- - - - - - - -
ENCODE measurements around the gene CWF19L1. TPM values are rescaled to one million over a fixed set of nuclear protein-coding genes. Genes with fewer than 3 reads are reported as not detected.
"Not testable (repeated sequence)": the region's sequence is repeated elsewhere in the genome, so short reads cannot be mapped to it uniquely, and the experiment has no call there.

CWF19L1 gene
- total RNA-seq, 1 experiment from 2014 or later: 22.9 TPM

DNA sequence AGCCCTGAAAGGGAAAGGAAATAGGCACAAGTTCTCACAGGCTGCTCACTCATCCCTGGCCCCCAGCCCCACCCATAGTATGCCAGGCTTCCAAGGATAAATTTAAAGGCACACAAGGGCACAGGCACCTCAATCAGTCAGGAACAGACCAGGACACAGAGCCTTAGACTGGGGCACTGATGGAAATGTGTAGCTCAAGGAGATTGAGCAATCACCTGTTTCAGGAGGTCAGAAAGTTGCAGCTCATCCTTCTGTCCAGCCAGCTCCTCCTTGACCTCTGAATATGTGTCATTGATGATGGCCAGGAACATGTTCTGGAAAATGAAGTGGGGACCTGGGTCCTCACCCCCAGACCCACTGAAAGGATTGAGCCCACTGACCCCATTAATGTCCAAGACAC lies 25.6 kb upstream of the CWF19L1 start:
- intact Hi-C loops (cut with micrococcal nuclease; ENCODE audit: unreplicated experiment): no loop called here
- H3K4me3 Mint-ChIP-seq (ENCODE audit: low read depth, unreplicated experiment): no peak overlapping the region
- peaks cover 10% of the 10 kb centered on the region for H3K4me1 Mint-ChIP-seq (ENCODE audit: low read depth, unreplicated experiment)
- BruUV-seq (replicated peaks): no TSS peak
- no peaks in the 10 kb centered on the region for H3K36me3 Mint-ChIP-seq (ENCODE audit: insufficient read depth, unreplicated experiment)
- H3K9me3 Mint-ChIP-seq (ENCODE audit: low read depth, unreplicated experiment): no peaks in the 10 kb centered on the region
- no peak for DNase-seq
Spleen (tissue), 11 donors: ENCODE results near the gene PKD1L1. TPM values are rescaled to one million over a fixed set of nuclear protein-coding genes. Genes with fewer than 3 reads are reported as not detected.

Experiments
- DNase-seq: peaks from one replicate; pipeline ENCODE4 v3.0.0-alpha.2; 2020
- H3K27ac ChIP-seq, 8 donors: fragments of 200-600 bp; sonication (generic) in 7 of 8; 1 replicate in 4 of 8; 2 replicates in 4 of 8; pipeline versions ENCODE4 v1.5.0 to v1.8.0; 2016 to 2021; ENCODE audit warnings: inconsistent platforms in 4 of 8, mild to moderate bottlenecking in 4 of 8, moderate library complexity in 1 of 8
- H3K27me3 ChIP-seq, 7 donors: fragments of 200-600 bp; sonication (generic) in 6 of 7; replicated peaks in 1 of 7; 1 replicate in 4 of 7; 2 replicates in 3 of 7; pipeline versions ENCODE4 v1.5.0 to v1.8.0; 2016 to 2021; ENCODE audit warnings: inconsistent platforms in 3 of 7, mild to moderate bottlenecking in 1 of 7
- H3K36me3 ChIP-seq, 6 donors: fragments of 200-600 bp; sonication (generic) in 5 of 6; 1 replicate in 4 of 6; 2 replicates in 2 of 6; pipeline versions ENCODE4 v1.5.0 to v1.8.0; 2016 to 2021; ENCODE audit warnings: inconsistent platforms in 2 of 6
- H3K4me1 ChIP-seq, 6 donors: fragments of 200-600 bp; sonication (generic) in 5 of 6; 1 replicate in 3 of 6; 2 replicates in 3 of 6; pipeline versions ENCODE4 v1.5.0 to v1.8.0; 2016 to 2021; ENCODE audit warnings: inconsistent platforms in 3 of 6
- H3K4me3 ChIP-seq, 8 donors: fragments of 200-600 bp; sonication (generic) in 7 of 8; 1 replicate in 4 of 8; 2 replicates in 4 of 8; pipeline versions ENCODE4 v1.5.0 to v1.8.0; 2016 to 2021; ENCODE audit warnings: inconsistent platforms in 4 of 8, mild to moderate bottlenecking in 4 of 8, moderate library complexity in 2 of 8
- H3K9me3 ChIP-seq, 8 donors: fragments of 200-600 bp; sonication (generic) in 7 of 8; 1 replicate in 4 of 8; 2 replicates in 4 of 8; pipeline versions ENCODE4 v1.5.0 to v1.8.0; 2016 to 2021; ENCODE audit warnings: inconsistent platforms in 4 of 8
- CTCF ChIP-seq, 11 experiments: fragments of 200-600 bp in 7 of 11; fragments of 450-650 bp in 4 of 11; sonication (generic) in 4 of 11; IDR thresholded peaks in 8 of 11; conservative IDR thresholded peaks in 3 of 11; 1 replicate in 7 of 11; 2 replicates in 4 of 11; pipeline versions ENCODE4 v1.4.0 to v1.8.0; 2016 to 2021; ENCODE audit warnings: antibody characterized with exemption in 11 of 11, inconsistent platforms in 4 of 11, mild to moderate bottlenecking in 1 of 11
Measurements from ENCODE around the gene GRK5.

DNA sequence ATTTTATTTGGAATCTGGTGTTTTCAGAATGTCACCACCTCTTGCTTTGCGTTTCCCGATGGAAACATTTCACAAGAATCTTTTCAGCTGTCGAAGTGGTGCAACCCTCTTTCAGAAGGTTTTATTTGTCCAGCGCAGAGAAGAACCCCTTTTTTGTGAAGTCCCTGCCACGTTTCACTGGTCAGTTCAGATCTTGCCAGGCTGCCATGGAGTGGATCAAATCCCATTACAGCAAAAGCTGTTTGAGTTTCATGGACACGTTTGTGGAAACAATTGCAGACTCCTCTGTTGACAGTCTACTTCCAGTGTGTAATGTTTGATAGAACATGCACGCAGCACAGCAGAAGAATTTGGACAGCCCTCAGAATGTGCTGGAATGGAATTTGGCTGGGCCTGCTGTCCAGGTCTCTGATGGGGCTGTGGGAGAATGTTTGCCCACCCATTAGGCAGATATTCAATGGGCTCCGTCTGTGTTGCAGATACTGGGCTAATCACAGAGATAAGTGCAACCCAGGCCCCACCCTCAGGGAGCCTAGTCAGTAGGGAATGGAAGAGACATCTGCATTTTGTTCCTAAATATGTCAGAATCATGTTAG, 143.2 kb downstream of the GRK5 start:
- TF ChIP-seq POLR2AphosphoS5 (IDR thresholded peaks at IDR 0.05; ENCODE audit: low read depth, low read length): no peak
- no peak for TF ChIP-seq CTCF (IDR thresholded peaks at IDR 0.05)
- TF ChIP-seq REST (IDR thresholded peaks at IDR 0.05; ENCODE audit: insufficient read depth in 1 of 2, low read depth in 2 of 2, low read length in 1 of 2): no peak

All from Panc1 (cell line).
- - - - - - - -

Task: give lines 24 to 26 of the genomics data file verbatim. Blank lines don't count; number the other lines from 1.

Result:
DNA sequence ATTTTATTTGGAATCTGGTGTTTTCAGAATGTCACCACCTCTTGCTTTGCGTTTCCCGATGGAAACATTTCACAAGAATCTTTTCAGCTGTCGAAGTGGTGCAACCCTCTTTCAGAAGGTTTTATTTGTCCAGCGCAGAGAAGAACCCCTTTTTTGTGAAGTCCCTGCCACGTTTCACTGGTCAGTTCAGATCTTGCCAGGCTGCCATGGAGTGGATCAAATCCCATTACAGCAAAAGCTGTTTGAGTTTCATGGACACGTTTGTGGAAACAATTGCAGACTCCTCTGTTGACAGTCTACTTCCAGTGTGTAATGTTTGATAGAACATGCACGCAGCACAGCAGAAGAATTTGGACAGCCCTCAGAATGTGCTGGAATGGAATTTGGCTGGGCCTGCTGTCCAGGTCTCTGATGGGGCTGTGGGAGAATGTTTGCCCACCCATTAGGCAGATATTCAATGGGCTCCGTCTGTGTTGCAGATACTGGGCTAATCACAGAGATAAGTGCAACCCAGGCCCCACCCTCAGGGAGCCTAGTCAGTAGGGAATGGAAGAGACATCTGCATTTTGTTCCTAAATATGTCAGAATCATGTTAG, 143.2 kb downstream of the GRK5 start:
- TF ChIP-seq POLR2AphosphoS5 (IDR thresholded peaks at IDR 0.05; ENCODE audit: low read depth, low read length): no peak
- no peak for TF ChIP-seq CTCF (IDR thresholded peaks at IDR 0.05)